News Releases from Region 3
EPA Agreement with Prince Georges County School District Ensures Compliance with Safeguards for Asbestos in Schools
Release Date: 08/19/2014
Contact Information: Donna Heron 215-814-5113 / email@example.com
PHILADELPHIA (August 19, 2014) -- In a consent agreement with EPA, the Prince George’s County School District in Maryland has resolved alleged violations of federal regulations on the management of asbestos materials in school buildings, the U.S. Environmental Protection Agency announced today.
The school district has cooperated fully with EPA to come into compliance and ensure ongoing compliance with asbestos safeguards in all of their schools. The district -- which has 126,000 students and 8,870 teachers in 195 schools -- has documented $4,720,000 in expenditures on district-wide asbestos compliance activities since 2009.
The Asbestos Hazard Emergency Response Act (AHERA) requires owners of school buildings to develop a management plan for asbestos-containing materials, detailing procedures to prevent asbestos releases. The management plan must be available at the school, with annual notification to parent, teacher and employee organizations of the plan and any asbestos abatement activities. Schools must train personnel on AHERA compliance, and conduct inspections and periodic surveillance of asbestos-containing materials.
According to EPA, the school district was subject to a substantial penalty for alleged AHERA violations. However, as provided by the law, EPA has taken into account the district’s diligence in coming into compliance, including the $4.72 million spent on compliance costs and commitment to on-going compliance, and has not assessed a monetary penalty.
Alleged violations, found during inspections conducted by the Maryland Department of the Environment (MDE), involve precautionary inspections, recordkeeping and notification requirements of AHERA safeguards including:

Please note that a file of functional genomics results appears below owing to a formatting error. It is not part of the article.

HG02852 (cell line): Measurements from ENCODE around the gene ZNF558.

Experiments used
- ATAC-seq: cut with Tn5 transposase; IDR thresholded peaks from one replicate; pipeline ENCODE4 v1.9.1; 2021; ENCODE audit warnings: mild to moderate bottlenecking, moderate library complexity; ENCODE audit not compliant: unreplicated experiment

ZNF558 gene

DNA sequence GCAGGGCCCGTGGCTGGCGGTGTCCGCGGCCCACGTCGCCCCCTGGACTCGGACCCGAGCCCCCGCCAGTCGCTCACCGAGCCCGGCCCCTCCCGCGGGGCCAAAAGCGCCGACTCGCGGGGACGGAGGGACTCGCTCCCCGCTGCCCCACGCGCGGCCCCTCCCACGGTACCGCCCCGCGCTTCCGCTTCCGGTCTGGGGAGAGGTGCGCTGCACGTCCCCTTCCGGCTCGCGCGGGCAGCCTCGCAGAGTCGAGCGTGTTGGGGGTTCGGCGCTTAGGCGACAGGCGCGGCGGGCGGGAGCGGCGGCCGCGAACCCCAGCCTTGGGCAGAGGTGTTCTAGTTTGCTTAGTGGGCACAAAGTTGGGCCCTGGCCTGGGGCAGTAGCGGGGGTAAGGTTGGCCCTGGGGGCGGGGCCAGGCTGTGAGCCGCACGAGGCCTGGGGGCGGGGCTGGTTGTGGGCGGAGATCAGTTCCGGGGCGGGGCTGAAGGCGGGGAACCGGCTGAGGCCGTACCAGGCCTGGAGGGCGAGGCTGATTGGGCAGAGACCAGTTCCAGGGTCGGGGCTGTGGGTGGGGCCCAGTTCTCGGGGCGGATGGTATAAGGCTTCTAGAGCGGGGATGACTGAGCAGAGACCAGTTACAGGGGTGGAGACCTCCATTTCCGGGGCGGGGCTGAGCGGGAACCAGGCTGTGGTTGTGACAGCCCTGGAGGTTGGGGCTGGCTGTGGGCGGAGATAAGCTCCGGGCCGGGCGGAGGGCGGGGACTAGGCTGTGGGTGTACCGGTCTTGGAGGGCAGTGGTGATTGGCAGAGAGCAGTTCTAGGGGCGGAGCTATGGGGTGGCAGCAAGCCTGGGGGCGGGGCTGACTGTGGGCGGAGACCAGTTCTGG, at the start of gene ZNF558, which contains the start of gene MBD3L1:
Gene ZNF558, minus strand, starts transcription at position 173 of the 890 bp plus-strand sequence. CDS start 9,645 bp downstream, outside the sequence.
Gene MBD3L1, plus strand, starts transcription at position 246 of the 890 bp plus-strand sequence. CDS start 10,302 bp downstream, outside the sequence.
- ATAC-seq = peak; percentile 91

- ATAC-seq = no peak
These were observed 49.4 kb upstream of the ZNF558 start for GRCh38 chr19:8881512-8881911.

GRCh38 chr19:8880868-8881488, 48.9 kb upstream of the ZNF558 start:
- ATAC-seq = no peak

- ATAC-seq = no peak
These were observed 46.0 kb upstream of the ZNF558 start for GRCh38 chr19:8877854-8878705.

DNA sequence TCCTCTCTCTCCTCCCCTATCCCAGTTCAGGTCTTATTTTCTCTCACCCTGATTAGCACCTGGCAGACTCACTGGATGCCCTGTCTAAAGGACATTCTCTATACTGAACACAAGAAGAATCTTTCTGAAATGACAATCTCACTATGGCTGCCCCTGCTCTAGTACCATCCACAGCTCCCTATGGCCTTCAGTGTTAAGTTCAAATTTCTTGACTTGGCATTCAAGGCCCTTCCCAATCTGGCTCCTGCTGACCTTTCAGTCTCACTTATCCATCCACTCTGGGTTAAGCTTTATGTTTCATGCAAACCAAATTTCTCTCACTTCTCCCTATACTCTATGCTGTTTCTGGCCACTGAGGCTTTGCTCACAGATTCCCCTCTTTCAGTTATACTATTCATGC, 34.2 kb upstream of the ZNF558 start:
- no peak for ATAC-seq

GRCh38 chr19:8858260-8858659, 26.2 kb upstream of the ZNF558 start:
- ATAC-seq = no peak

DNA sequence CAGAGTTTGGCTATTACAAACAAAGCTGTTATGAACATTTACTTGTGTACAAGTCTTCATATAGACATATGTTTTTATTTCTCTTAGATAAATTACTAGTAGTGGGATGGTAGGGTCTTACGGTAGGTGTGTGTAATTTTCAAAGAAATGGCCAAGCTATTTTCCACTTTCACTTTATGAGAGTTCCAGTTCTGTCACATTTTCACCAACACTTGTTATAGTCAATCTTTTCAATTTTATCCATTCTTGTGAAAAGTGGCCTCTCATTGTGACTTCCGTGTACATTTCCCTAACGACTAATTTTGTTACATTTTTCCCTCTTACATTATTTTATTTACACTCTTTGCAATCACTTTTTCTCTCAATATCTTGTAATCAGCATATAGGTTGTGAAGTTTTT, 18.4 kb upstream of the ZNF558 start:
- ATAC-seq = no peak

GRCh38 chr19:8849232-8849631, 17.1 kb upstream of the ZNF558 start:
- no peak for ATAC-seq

- · failure to conduct initial inspections (or obtaining an exclusion) for all school buildings;
· failure to conduct re-inspections every three years;
· failure to collect asbestos samples during inspections;
· failure to conduct asbestos training for custodial and maintenance staff;
· failure to prepare a complete asbestos management plan;
· failure to notify parent, teacher, and employee organizations of the availability of the asbestos management plan; and,
· failure to place warning labels on asbestos-containing materials in routine maintenance locations.
As part of the settlement, the school district neither admitted nor denied the alleged violations, but has certified that it is now in compliance with applicable AHERA requirements at all schools in the district.
This settlement is part of EPA’s ongoing efforts to work with schools to reduce asbestos hazards. EPA offers compliance assistance to public, private, charter, and parochial schools, and has conducted outreach at educational conferences.
For more information on the regulation of asbestos in schools, visit http://www.epa.gov/oppt/asbestos/pubs/asbestos_in_schools.html.